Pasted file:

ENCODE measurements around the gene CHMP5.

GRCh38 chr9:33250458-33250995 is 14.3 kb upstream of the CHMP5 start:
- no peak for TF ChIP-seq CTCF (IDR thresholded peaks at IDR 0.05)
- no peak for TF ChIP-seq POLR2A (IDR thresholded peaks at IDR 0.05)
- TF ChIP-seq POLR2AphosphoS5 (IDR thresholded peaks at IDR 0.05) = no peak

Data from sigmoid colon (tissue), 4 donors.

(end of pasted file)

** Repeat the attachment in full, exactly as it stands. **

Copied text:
ENCODE measurements around the gene CHMP5.

GRCh38 chr9:33250458-33250995 is 14.3 kb upstream of the CHMP5 start:
- no peak for TF ChIP-seq CTCF (IDR thresholded peaks at IDR 0.05)
- no peak for TF ChIP-seq POLR2A (IDR thresholded peaks at IDR 0.05)
- TF ChIP-seq POLR2AphosphoS5 (IDR thresholded peaks at IDR 0.05) = no peak

Data from sigmoid colon (tissue), 4 donors.